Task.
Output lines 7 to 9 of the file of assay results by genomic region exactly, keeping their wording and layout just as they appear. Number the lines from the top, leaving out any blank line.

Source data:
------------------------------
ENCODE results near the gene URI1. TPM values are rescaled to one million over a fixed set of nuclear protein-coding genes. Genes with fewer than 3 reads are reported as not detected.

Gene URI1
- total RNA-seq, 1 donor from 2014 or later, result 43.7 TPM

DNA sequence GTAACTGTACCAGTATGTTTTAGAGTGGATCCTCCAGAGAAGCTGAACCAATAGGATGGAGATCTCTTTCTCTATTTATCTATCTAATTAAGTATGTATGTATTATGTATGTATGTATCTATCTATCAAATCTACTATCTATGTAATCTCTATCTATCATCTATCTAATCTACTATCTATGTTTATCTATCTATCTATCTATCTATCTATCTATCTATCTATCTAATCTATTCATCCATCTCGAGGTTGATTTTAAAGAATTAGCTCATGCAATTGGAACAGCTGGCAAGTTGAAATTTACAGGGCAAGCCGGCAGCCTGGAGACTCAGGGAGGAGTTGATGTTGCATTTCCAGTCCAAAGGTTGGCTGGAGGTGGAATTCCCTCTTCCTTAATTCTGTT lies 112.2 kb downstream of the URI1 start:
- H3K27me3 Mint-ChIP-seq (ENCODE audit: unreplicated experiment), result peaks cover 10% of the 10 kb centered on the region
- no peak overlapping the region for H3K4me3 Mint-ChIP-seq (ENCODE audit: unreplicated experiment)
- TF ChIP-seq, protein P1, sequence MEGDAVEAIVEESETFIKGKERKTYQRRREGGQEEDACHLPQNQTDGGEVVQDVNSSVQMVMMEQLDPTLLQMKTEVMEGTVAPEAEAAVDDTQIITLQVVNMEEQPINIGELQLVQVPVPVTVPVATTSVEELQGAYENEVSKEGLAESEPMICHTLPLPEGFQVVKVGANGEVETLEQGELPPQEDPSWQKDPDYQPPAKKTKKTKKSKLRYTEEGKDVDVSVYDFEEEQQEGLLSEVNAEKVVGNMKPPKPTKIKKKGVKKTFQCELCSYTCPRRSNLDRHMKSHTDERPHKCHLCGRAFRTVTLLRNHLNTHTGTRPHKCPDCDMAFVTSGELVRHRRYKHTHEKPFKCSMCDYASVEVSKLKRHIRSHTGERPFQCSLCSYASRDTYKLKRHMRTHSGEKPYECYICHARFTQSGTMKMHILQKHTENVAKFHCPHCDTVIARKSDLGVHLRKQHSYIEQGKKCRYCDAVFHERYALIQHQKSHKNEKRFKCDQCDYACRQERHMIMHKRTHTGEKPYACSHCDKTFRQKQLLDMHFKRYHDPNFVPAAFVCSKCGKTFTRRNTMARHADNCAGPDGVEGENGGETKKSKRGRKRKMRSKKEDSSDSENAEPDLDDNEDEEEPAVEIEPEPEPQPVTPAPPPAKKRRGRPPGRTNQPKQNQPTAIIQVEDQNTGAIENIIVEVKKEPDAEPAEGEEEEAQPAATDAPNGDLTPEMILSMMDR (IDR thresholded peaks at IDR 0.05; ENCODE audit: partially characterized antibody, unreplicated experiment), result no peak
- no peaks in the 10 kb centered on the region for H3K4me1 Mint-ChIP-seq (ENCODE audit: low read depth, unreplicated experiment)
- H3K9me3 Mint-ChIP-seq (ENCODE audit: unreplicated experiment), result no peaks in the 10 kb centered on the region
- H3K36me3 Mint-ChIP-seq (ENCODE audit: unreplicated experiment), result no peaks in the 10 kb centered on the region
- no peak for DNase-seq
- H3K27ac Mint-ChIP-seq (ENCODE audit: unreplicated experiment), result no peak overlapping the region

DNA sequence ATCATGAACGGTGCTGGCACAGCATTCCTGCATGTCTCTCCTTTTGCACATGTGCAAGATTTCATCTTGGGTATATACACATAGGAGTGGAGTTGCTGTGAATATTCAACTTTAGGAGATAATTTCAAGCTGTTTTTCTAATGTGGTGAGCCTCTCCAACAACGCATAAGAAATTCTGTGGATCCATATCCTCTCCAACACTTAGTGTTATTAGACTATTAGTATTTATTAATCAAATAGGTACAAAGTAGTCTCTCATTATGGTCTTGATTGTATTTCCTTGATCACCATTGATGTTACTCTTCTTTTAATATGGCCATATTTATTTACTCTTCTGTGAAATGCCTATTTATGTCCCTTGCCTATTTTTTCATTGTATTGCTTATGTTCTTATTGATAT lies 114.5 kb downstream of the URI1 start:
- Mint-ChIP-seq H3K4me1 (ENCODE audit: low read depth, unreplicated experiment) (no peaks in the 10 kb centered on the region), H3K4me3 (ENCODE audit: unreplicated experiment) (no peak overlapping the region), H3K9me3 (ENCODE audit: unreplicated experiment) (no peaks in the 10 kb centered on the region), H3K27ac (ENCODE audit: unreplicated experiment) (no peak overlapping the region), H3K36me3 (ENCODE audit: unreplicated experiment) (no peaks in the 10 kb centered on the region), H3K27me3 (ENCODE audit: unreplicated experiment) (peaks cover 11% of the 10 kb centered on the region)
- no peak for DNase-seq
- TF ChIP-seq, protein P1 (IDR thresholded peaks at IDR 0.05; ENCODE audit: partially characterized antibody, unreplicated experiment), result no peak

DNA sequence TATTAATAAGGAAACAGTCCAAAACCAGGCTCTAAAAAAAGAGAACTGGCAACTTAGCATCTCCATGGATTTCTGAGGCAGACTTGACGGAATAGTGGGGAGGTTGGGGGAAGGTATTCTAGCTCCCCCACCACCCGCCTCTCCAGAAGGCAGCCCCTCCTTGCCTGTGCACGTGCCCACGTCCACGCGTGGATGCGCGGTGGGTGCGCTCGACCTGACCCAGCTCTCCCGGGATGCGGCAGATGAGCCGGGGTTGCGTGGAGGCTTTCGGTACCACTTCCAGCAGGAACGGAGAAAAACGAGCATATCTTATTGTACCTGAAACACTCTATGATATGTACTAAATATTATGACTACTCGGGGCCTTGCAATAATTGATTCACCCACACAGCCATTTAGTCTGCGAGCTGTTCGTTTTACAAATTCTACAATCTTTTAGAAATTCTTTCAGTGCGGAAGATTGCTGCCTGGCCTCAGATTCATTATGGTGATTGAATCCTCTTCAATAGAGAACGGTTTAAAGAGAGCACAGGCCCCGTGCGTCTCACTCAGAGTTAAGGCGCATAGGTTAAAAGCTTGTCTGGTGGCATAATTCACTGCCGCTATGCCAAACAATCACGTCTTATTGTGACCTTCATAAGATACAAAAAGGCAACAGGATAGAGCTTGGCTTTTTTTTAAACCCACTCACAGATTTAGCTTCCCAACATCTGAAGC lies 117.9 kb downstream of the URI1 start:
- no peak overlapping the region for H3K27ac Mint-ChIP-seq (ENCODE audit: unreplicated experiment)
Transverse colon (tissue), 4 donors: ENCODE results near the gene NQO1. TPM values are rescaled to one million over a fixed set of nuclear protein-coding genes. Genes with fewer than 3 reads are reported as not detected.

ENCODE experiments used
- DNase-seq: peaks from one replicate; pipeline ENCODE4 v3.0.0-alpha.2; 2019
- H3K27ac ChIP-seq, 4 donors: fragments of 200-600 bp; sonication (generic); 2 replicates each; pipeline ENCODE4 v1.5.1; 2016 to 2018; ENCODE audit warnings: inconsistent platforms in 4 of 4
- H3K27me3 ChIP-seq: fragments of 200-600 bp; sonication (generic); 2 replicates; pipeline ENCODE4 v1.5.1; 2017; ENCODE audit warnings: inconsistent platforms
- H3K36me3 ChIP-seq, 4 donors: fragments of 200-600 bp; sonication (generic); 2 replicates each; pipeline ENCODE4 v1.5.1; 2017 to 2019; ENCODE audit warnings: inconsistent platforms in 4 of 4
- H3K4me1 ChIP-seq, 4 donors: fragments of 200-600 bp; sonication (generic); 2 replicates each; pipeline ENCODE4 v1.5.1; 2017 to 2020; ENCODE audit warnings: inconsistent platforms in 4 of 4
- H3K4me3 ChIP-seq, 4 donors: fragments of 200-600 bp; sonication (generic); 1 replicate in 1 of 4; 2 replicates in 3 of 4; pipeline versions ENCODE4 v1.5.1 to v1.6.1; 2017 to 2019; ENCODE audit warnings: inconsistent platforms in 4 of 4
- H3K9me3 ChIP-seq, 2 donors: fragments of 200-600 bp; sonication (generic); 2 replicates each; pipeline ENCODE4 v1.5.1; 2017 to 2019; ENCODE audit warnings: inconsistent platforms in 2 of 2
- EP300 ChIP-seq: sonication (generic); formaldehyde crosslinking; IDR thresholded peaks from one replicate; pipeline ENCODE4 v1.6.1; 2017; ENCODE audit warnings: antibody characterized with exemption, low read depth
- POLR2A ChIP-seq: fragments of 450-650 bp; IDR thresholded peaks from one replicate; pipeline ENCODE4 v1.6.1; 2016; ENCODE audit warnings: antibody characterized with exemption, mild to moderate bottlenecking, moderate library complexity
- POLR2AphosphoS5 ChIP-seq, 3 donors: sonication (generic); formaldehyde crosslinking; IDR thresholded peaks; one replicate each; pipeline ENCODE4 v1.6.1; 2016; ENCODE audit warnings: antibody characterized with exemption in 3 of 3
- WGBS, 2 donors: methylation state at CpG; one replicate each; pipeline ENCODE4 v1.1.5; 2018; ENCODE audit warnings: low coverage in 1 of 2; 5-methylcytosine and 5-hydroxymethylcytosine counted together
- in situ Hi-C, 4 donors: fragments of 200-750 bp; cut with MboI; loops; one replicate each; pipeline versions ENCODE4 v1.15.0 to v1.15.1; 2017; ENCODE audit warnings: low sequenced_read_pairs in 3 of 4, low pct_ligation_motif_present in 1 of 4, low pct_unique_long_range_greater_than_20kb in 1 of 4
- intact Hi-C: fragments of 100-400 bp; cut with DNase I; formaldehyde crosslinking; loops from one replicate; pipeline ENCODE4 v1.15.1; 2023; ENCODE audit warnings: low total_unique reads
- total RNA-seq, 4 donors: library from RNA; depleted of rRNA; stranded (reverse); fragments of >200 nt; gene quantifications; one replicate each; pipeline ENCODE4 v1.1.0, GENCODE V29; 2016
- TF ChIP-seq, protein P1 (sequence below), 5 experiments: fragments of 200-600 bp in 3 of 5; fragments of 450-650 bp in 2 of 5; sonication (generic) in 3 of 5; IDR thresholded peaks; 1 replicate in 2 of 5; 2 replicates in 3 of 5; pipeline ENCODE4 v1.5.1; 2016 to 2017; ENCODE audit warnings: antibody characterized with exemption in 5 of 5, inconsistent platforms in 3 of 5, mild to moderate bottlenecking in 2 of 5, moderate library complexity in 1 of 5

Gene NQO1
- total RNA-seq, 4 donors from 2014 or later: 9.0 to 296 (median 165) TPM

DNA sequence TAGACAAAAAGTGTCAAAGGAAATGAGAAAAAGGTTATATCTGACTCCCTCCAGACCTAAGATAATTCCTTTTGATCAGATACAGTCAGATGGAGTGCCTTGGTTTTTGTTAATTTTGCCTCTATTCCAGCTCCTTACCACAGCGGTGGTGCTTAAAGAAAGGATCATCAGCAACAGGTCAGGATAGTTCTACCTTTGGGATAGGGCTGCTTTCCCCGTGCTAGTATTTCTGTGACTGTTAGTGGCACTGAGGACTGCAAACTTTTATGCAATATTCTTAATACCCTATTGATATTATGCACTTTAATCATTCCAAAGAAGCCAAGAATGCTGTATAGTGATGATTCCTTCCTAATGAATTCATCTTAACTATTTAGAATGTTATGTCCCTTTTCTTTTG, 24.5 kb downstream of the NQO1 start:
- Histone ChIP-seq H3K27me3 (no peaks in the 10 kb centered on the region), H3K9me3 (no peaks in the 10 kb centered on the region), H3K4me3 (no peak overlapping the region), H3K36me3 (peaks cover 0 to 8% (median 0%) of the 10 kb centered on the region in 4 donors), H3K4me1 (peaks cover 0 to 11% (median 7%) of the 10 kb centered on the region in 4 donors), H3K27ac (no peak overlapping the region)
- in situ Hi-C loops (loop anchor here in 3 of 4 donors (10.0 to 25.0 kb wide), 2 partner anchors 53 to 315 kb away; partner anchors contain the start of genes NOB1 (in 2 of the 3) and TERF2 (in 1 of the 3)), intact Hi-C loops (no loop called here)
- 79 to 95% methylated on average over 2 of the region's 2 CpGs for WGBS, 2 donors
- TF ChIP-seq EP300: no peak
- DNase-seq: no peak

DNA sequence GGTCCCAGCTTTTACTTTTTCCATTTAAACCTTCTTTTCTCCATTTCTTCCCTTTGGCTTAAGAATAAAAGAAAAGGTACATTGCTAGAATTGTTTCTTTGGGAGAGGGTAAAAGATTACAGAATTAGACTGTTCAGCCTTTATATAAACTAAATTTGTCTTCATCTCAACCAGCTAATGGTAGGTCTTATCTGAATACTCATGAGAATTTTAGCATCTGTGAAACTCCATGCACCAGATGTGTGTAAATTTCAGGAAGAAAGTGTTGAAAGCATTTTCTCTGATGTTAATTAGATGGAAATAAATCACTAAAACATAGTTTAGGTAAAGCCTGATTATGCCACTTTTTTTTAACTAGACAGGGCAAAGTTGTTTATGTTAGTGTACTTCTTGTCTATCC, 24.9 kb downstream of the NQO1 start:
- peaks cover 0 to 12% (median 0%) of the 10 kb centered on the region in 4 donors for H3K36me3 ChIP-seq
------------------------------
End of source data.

- TF ChIP-seq, protein P1, sequence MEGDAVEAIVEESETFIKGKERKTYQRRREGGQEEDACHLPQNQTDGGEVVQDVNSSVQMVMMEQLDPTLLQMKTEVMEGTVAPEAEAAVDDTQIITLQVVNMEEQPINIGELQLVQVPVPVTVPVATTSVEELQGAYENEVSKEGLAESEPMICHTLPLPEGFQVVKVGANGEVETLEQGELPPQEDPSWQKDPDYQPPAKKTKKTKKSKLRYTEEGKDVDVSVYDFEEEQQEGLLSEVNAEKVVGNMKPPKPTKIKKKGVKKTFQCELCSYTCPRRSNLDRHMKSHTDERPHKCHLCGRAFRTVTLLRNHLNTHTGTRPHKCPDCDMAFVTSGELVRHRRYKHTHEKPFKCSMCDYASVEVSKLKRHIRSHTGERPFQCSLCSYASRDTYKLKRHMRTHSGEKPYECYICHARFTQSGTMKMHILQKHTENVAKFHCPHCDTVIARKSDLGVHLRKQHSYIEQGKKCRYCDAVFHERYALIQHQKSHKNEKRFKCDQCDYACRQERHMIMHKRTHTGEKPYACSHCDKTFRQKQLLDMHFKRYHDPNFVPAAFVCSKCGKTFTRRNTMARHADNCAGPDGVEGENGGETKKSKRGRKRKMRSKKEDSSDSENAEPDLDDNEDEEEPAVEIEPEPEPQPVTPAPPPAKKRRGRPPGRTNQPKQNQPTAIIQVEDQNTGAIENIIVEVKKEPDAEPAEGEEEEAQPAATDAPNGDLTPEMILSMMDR (IDR thresholded peaks at IDR 0.05; ENCODE audit: partially characterized antibody, unreplicated experiment), result no peak
- no peaks in the 10 kb centered on the region for H3K4me1 Mint-ChIP-seq (ENCODE audit: low read depth, unreplicated experiment)
- H3K9me3 Mint-ChIP-seq (ENCODE audit: unreplicated experiment), result no peaks in the 10 kb centered on the region